By Sarah Coyne
JOPLIN, Mo. —
When dealing with preschoolers, it’s usually best to have a plan.
Sometimes, all that consists of is the ability to go with the flow; their time schedules run in stunning contrast to our own. But when there’s something specific you’d like to accomplish with your little one -- something artsy-crafty, perhaps -- a well-planned event makes the difference between success and mess.
It’s not that parents should wish to discourage messes. The artistic spirit of creativity requires freedom and limitless opportunities for self-expression. Still, messy creative processes are part of childhood, so plans must also be a part of parental coping mechanisms.
In order to let children use all the tactile and creative art supplies they’d like to, here are a few plans that might help keep the messes contained:
Play-doh: When the kids ask to use Play-doh, part of me cringes inside. All I remember of Play-doh is the way little bits of it become savagely crushed into carpets and clothing. And trying to keep a child’s masterpieces contained to a vinyl placemat on a tabletop almost never works.
Instead, clear the middle of the kitchen floor, designate reasonable boundaries with some well-placed masking tape, and let them go wild right there on the floor. When they’re finished, the leftovers are easily swept up.
Finger painting: As long as you’re not too sentimentally tied to each and every art project made by your preschooler, try finger painting in the bathtub next time. Have the kids don their summer swimsuits and paint the walls, the floor, even themselves.
Because as soon as they’re done, it will all be rinsed down the drain. Mess averted.
Painting: Invest in some washable paints and accept the inevitable: preschoolers love to paint. There’s no need to be terrified of a painting session -- they often end in wonderful works of memorable art.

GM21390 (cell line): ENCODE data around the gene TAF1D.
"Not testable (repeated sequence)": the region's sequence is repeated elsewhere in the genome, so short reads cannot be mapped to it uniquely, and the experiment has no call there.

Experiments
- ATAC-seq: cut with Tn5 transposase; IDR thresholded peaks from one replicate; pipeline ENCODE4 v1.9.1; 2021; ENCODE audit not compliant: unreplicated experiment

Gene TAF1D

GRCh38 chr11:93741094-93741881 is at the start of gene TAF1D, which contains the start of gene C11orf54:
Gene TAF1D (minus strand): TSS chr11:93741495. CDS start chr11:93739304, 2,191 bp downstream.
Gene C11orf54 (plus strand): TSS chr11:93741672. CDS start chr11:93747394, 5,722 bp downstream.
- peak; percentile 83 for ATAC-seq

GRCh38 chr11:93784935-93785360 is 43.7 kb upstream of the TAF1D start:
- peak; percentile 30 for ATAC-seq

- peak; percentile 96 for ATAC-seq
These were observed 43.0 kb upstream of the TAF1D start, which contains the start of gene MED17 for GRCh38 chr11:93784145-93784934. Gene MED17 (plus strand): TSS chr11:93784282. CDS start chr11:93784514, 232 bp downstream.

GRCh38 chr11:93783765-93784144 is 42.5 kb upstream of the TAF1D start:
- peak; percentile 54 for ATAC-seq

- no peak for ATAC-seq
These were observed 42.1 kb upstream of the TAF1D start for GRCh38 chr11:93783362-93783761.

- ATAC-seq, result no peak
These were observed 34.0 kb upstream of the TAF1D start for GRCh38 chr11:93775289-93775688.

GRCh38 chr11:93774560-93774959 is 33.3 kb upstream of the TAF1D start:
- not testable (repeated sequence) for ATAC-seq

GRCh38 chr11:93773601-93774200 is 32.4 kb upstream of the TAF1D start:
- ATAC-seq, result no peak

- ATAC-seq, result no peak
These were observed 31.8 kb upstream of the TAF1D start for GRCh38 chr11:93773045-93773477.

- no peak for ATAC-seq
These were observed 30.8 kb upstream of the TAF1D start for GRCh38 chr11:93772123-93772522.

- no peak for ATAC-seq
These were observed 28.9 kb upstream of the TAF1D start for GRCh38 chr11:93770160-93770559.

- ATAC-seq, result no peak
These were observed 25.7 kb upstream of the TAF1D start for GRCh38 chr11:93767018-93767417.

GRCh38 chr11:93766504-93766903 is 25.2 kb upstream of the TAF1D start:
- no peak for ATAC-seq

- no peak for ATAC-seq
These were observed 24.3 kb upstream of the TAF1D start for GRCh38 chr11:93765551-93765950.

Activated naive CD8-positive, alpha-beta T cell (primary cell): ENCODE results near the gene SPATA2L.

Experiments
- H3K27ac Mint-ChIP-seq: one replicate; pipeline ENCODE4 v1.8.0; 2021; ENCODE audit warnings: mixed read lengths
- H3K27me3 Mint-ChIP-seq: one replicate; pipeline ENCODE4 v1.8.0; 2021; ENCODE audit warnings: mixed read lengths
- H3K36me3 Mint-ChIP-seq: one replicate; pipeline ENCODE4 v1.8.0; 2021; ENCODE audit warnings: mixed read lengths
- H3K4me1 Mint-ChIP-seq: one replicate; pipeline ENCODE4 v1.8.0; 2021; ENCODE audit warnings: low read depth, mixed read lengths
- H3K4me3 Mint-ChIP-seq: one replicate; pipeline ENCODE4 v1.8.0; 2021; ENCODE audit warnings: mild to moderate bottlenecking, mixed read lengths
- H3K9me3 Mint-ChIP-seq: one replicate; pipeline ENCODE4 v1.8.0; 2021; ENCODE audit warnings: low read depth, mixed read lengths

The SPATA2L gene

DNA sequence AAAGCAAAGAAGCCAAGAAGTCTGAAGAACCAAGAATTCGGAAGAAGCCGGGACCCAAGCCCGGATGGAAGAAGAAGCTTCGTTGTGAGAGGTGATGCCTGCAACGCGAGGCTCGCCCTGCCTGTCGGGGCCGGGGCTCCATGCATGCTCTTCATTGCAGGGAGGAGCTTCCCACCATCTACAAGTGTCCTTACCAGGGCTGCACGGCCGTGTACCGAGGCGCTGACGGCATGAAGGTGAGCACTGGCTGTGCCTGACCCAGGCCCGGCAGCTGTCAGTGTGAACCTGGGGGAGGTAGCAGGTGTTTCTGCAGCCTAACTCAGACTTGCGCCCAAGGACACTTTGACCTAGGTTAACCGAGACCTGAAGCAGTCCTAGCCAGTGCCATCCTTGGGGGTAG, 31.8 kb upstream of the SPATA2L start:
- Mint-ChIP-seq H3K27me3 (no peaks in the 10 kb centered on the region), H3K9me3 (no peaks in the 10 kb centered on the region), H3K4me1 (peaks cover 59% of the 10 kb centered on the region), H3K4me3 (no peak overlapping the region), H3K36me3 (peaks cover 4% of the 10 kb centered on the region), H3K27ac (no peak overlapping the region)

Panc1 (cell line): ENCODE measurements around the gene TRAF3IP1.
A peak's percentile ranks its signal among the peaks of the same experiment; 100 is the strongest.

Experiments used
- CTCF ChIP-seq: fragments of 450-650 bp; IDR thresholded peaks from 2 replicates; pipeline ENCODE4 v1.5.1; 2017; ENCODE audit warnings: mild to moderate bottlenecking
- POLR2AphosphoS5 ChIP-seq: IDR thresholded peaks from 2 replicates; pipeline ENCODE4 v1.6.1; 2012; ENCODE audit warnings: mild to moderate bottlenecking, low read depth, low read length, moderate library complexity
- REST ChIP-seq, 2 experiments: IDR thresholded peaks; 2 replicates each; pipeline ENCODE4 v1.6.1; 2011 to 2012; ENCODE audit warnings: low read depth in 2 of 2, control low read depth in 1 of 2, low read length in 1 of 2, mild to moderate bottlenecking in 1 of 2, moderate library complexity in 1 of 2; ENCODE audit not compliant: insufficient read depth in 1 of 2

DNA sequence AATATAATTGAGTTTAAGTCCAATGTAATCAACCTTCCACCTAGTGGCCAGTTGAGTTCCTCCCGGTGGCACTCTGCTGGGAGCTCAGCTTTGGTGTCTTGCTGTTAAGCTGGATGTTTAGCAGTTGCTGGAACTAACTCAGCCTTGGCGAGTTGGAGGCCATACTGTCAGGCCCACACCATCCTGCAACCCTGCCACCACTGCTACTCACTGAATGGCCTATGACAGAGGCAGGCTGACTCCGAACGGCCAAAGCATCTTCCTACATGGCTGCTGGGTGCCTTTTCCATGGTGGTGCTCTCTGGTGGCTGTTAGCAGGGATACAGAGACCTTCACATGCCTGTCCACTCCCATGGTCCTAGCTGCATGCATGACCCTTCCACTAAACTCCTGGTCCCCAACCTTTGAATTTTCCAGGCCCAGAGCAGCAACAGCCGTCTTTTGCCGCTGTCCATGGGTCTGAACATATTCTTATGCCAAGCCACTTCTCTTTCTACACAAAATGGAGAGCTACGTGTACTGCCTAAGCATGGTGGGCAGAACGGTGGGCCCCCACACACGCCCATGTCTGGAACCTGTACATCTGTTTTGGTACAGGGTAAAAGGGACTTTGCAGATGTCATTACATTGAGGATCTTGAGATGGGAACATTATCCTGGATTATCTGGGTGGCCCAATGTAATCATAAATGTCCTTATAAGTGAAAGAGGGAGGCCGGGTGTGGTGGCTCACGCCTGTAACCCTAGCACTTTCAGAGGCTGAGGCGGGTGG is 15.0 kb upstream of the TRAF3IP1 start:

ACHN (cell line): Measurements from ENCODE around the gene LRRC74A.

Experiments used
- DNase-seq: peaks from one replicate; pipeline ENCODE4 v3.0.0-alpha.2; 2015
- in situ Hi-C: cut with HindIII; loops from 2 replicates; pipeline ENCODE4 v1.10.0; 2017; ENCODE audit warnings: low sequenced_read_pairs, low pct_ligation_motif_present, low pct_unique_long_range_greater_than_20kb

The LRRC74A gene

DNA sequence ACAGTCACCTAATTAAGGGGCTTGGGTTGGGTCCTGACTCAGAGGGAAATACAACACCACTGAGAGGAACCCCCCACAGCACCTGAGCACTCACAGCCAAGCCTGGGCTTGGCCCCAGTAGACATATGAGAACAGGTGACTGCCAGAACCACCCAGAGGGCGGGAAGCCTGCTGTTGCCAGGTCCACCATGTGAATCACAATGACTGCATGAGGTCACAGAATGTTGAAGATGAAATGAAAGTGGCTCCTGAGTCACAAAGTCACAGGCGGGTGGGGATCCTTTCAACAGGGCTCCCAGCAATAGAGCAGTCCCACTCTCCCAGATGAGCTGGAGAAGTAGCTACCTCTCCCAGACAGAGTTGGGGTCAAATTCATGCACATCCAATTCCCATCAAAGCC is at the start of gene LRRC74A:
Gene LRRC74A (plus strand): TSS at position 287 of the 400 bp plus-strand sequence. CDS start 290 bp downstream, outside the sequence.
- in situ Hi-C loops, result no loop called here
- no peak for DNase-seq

Just be sure to plan ahead for the usual eventualities. Old bed sheets are the only true necessity here, whether your painter uses it under an art easel or over a tabletop. Splatters won’t matter, and will be even less worrisome if you cover your little one in an old T-shirt from dad’s closet.
Alternate mediums: If you truly cannot bear to deal with a mess that day, but still want your kids to reap creative benefits, venture toward different options.
Squirt a few blobs of paint into a large zippered baggy, lay it flat and let your preschooler draw in the contained paint. Cut a stack of felt pieces, punch holes around their edges, and give the kids some pipe cleaners to thread and sew. Lay out a pile of ribbons, buttons, and beads to become necklaces and bracelets.
Whatever your tolerance for messy projects, remember that kids thrive and learn from being artistic. Besides that, these activities take up good chunks of time that might otherwise be spent moaning in boredom or staring vacantly at a screen.
Sarah Coyne lives in Joplin. She writes about life and motherhood at her personal blog, http://thisheavenlylife. blogspot.com.